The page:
- Stir in seasonings and vegetables. Certain vegetables like green beans and peas do not need a long cook time so I add them later with the rice. Turn heat down and cover to maintain a simmer (not boil) for 1 hour. (photo 2 is before simmering).
- Add in the green beans and long grain and wild rice (without the seasoning packet). Stir. Cover again and maintain a simmer until the rice is fully cooked,about 20 minutes. (photo 3 above is just after rice and green beans are added)
The final photo is when the soup is ready to serve! This soup is easy to serve as is, or elevate your presentation with a dollop of cream, or sprigs of parsley or thyme.
Serving and Storage Suggestions
Ideas to serve with Beef and Rice Soup. This hearty soup is a wonderful, comforting meal all on its own. However, I sometimes serve with a good wheat roll or crusty bread.
Store: Leftovers are amazing! Wild rice won’t get soggy like short grain white rice either. Store in an airtight container or Ziplock bag in the refrigerator. The recipe is good for 4-5 days. I personally skim off the layer of solidified orange fats before reheating, but it’s your choice.
Reheat: You can also reheat individual servings in the microwave by transferring to a microwave safe bowl and microwaving for 60 seconds. Continue to microwave at 30 second intervals until heated through.
Freeze: This is a wonderful freezer meal, although I would probably not add the rice until reheating. Freeze after cooking in an airtight container or bag with a few inches at the top to allow for expansion. Lasts 3-4 months if well sealed. When you’re ready to use, thaw in the fridge overnight and then warm on the stove over medium heat until piping hot.
More One Pot Meals You May Enjoy
Yes, you can use fresh or frozen vegetables easily. Frozen vegetables don’t take as long to cook, so I may consider adding those closer to the finished cook time, like the green beans. Frozen carrots and onions should be fine to add in at the same time as the recipes states.
In short, yes, but some more than others. Refined or white rice tends to be noticeably more soggy than wild rice if left in water or broth over time.
While my recipe calls for using wild rice, if you don’t have it, you can use any other long grained rice instead. This will cut down the cooking time as well, so check your rice to note its cooking time. Don’t use a minute rice or other instant rice, as they will become mushy.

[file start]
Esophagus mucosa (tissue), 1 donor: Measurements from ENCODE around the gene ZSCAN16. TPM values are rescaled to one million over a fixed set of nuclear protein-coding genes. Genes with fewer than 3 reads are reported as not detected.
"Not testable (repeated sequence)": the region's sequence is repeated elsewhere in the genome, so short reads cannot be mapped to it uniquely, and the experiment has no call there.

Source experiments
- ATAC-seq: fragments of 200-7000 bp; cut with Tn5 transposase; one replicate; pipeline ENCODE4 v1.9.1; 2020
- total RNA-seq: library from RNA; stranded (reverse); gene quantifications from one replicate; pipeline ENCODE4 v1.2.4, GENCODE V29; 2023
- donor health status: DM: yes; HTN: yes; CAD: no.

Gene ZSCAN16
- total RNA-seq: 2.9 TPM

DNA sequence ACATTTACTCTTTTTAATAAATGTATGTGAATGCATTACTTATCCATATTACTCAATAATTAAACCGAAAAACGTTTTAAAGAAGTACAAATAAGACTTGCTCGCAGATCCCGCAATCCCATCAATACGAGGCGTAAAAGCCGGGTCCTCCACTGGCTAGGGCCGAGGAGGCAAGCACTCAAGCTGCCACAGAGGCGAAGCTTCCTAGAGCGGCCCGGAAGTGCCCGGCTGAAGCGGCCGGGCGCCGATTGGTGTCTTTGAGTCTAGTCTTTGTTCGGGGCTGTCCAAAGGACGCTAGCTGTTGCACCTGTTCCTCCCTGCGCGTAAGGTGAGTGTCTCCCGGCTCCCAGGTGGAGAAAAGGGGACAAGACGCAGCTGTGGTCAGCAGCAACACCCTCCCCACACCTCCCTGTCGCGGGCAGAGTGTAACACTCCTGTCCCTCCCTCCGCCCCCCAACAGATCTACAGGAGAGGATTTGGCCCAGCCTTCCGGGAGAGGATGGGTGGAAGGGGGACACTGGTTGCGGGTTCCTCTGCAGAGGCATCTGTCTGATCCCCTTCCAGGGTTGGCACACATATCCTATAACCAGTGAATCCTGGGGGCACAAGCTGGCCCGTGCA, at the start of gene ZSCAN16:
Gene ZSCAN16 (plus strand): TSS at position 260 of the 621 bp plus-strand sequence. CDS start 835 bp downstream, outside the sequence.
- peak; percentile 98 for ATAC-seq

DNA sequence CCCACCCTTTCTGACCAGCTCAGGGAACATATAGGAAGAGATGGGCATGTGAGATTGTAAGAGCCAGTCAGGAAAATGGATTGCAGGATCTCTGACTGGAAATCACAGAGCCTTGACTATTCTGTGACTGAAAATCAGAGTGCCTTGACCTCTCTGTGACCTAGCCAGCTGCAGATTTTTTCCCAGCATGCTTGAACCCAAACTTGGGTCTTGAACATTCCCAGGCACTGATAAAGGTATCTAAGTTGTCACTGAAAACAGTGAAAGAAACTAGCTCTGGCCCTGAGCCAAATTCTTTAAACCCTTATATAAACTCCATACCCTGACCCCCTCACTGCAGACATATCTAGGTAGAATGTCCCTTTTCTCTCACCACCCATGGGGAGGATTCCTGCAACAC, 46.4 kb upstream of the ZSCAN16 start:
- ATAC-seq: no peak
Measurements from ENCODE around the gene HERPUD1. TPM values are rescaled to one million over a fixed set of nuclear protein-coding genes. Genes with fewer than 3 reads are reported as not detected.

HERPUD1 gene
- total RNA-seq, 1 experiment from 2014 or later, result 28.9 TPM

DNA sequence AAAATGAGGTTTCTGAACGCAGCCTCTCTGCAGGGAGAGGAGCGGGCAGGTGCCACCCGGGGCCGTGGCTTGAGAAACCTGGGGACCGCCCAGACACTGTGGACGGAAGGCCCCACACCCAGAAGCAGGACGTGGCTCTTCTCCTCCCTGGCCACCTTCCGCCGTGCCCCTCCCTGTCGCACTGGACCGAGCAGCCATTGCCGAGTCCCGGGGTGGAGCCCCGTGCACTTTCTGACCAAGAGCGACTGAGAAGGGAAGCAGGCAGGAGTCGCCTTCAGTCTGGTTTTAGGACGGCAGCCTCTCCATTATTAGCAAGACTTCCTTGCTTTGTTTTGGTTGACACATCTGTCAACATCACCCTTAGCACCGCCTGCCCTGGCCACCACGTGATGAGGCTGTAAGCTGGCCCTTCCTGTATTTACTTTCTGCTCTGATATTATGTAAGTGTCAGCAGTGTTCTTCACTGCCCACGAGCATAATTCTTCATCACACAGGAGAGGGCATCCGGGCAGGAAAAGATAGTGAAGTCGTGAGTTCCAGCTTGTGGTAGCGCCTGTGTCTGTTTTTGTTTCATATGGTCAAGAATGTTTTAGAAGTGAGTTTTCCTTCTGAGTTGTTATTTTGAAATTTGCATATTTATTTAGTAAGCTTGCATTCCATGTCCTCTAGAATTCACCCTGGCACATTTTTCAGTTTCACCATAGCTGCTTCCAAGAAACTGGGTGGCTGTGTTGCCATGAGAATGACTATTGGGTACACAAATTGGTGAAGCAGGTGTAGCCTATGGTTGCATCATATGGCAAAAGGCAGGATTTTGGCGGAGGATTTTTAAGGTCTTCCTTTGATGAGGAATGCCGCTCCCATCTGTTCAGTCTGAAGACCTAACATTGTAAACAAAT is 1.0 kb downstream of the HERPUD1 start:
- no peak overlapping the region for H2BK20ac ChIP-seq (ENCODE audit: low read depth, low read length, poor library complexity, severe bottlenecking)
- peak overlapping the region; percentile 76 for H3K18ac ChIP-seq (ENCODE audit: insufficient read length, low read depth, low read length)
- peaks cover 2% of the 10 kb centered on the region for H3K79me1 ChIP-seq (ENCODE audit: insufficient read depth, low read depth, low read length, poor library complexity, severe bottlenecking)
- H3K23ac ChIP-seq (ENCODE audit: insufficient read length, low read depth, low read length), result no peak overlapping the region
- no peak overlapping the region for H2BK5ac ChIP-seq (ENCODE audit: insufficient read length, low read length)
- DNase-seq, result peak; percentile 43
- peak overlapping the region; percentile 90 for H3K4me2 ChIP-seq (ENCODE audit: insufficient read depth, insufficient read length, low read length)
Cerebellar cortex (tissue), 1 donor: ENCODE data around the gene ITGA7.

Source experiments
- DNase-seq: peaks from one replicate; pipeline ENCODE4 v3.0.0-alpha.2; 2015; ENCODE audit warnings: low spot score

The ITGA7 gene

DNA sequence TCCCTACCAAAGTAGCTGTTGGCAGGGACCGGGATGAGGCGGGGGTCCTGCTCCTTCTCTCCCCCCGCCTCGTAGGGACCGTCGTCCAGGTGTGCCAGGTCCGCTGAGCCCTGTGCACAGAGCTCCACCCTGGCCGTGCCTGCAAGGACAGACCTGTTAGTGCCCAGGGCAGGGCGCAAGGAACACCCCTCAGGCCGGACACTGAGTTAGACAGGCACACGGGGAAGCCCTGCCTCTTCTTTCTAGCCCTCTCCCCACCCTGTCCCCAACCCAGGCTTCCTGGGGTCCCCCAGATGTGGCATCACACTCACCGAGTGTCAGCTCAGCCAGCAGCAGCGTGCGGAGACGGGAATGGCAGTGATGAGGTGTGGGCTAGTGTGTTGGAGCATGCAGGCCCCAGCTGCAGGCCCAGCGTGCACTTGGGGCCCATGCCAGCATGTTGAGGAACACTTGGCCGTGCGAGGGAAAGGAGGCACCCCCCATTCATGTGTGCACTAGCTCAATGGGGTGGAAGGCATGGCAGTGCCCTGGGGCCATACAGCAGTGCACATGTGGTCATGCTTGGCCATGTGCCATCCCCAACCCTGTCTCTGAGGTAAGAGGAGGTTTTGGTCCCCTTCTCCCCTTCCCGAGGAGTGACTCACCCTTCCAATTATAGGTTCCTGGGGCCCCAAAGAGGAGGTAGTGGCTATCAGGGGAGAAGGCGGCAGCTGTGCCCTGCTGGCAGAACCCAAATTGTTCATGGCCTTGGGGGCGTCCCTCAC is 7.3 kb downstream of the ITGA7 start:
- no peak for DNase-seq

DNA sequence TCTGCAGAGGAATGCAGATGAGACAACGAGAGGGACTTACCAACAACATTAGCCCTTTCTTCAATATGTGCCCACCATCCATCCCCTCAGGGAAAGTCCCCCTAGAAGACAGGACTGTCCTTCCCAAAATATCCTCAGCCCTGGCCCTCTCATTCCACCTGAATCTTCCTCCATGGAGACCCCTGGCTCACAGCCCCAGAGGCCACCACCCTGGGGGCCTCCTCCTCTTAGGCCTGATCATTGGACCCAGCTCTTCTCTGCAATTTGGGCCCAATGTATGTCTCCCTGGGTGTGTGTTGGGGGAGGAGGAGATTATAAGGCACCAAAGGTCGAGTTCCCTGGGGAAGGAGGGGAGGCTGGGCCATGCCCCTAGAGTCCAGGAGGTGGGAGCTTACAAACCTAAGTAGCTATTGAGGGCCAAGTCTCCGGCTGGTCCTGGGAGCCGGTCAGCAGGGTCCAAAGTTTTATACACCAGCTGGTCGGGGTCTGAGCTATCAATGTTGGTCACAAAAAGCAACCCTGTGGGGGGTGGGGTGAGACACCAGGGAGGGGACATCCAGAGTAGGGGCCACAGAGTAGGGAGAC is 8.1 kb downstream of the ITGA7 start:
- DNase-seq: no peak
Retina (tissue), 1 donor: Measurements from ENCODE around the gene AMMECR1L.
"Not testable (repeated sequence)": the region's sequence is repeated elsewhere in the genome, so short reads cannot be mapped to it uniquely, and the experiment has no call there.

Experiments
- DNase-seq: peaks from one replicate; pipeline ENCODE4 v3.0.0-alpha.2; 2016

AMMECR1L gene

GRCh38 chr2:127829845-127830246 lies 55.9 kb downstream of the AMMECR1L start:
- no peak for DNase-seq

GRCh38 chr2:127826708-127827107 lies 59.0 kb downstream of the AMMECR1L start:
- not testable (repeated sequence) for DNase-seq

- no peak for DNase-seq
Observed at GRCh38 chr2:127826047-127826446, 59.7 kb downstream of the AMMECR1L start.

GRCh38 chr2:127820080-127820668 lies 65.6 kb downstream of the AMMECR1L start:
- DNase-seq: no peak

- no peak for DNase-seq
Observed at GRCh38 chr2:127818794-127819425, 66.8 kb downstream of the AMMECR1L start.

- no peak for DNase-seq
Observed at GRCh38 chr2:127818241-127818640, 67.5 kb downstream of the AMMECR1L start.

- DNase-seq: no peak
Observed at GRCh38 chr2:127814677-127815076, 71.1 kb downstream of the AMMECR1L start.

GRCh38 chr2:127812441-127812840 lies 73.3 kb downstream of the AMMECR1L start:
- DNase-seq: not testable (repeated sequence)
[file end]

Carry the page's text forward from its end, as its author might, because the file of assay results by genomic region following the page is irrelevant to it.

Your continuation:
Yes, I’ve actually done this many times. Make certain to sear the beef per the instructions and then cook 4-5 hours on low heat. I don’t add the rice and cook it until just before dinner time.
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Beef and Rice Soup
- 1.5-2 lb Beef Stew Meat Ground Beef is also fine.
- 2 tablespoon All Purpose Flour
- 2 tablespoon vegetable oil
- 1 ½ cups Carrots Sliced, about 3 medium
- ⅓ cup Red Wine
- 1 tablespoon Minced Garlic
- 1 teaspoon Thyme, dried
- 1 cup Yellow Onion diced
- 4 oz Mushrooms sliced
- 1 cup green beans fresh or frozen
- 2 tablespoon Worcestershire
- 5 cups Beef Broth 40 oz, or you can get by on 32 oz plus a cup of water
- 1 14oz canned diced tomatoes
- 6 oz Long grain and Wild rice I use Uncle Ben's Original
- Salt and Pepper
- Cut beef into 1-1.25 inch pieces. In a bowl, sprinkle flour over beef and toss to coat.
- Over medium heat, add the oil and floured beef. Sear and brown the outsides for a few minutes. Add red wine and deglaze the bottom of the pot, scraping up the bits on bottom.
- Stir in garlic and thyme. Cook for one minute. Add carrots, onion, mushrooms, broth, Worcestershire, and tomatoes. Bring soup to a boil.
- Turn heat to low or whatever temperature maintains a simmer (not boil). Cover and simmer for 1 hour.
- Add in the green beans and long grain and wild rice (without the seasoning packet). Stir. Cover, reduce heat to a simmer, and cook until the rice is fully cooked (about 20 minutes).
- If desired, add a touch of heavy cream just before serving. Season to taste with salt and pepper. Serve hot.